The People argue there was no violation of subdivision (d) because after the recall there was no new sentence imposed since appellant was granted probation. The People focus on the words “if any” contained in section 1170, subdivision (d) which requires that after recall of a sentence, the court must resentence a defendant as if he had not been previously sentenced “provided the new sentence, if any, is no greater than the initial sentence.”
A decision to grant probation is expressly identified as a sentence choice in California Rules of Court, rule 405(f).2 (People v. Cushway (1987) 193 Cal.App.3d 776, 778, 238 Cal.Rptr. 527; People v. Haynes (1984) 160 Cal.App.3d 1122, 1137–1138, 207 Cal.Rptr. 139.) Rule 403 governs the applicability of the Judicial Council rules on sentencing. The Advisory Committee Comment to that rule provides in part: “[T]he mandate to the Judicial Council in section 1170.3 is limited to criteria affecting the length of prison sentences and the grant or denial of probation.” Section 1170.3 includes the granting or denying of probation among its list of sentencing decisions to be made by the sentencing court.3 The suspension of imposition of sentence, which was ordered simply to facilitate the grant of probation, was a sentencing decision of the trial court. It was at this hearing, a hearing held because there had been a recall of the prior sentence, that the court, had it chosen to sentence appellant to prison, could not have sentenced appellant to a term greater than 16 months. Thus, section 1170, subdivision (d) has no application to the sentencing which occurred on May 5, 1989, after appellant's probation was revoked.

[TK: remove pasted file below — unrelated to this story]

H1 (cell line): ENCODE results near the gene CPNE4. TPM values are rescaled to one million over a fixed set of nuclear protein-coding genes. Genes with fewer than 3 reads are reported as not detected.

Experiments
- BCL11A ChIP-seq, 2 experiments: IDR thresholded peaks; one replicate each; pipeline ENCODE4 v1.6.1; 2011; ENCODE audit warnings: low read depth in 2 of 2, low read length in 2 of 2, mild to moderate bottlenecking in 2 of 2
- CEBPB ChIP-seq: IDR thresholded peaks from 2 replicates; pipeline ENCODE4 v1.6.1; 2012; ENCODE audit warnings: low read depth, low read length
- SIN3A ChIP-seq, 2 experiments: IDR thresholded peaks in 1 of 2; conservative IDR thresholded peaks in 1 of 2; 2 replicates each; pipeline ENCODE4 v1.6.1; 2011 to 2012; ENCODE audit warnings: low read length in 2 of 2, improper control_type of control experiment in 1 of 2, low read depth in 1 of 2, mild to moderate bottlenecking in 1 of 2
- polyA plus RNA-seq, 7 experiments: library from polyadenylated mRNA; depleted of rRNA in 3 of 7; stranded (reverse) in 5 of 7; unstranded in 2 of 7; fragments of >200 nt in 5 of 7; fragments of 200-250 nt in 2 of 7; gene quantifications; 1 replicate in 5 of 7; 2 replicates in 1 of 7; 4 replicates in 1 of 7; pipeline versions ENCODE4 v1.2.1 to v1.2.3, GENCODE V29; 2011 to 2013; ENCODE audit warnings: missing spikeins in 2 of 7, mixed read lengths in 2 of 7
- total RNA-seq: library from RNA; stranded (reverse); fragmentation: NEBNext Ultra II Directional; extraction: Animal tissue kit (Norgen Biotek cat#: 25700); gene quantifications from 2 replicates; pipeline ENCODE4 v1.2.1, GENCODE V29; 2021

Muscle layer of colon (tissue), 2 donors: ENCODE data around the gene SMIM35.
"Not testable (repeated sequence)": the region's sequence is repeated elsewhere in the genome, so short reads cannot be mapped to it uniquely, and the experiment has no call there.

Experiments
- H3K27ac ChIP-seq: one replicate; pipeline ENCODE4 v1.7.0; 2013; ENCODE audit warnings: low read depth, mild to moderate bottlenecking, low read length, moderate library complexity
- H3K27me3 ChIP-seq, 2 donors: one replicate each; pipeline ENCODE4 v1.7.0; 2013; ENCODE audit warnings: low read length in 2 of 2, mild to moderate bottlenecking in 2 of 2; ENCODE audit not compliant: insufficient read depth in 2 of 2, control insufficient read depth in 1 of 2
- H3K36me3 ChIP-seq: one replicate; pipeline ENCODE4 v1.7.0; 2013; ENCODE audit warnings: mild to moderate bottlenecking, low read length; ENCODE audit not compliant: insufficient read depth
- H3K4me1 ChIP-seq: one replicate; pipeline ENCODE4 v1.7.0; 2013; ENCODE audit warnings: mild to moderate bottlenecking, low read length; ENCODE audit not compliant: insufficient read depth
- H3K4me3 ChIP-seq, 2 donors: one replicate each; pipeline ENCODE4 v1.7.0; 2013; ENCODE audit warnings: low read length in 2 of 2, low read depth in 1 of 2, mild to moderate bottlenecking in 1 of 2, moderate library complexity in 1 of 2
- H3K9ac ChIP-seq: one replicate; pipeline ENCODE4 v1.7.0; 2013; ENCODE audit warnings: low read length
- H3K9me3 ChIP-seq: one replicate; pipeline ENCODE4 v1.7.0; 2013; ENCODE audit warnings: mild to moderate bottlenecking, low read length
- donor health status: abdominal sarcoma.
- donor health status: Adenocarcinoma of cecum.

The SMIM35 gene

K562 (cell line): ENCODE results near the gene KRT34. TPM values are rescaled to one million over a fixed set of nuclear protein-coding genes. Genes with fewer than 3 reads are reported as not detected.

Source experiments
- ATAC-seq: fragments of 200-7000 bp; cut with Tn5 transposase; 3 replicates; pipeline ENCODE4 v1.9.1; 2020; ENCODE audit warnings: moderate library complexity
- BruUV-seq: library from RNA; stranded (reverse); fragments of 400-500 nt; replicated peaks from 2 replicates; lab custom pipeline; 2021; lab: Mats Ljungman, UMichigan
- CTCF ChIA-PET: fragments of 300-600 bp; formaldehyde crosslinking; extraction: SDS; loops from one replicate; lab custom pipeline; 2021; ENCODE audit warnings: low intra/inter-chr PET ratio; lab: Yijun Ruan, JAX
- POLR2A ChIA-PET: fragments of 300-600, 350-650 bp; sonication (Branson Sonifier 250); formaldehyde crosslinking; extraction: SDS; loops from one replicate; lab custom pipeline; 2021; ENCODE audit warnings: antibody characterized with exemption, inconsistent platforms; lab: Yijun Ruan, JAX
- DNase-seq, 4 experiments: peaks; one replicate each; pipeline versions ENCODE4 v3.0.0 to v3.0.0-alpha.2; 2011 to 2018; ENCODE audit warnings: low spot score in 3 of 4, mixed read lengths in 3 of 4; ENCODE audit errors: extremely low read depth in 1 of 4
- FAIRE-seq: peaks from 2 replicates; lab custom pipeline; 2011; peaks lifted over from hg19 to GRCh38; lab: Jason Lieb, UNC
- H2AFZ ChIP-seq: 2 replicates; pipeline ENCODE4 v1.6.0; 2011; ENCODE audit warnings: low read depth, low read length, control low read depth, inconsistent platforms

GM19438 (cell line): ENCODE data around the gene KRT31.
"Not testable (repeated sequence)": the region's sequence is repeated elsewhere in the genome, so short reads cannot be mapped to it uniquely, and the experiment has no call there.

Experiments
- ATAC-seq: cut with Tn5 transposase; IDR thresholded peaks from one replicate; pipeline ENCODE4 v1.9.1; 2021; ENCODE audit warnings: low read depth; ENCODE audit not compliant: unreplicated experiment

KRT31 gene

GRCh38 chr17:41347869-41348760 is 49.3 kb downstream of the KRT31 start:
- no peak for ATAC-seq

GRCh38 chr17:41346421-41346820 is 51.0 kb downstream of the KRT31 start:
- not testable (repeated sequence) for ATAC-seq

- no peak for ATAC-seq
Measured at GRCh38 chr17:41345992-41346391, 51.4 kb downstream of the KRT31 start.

Whether the Sentence Imposed Violates Rule 435(b)(1)
The judgment is affirmed.
1. All further statutory references are to the Penal Code unless otherwise indicated.Penal Code section 1170, subdivision (d), reads in full: “When a defendant subject to this section or subdivision (b) of section 1168 has been sentenced to be imprisoned in the state prison and has been committed to the custody of the Director of Corrections, the court may, within 120 days of the date of commitment on its own motion, or at any time upon the recommendation of the Director of Corrections or Board of Prison Terms, recall the sentence and commitment previously ordered and resentence the defendant in the same manner as if he or she had not previously been sentenced, provided the new sentence, if any, is no greater than the initial sentence. The resentence under this subdivision shall apply the sentencing rules of the Judicial Council so as to eliminate disparity of sentences and to promote uniformity of sentencing. Credit shall be given for time served.”
2. All further references to rules are to the California Rules of Court. Rule 405(f) reads: “ ‘Sentence Choice’ means the selection of any disposition of the case which does not amount to a dismissal, acquittal, or grant of a new trial. It includes the granting of probation and the suspension of imposition or execution of a sentence.”
3. Section 1170.3 provides in pertinent part: “The Judicial Council shall seek to promote uniformity in sentencing under Section 1170, by:“(a) The adoption of rules providing criteria for the consideration of the trial judge at the time of sentencing regarding the court's decision to:“(1) Grant or deny probation.“(2) Impose the lower or upper prison term.“(3) Impose concurrent or consecutive sentences.“(4) Determine whether or not to impose an enhancement where that determination is permitted by law.”
FOOTNOTE. See footnote *, ante.
BENSON, Associate Justice.
KLINE, P.J., and SMITH, J., concur.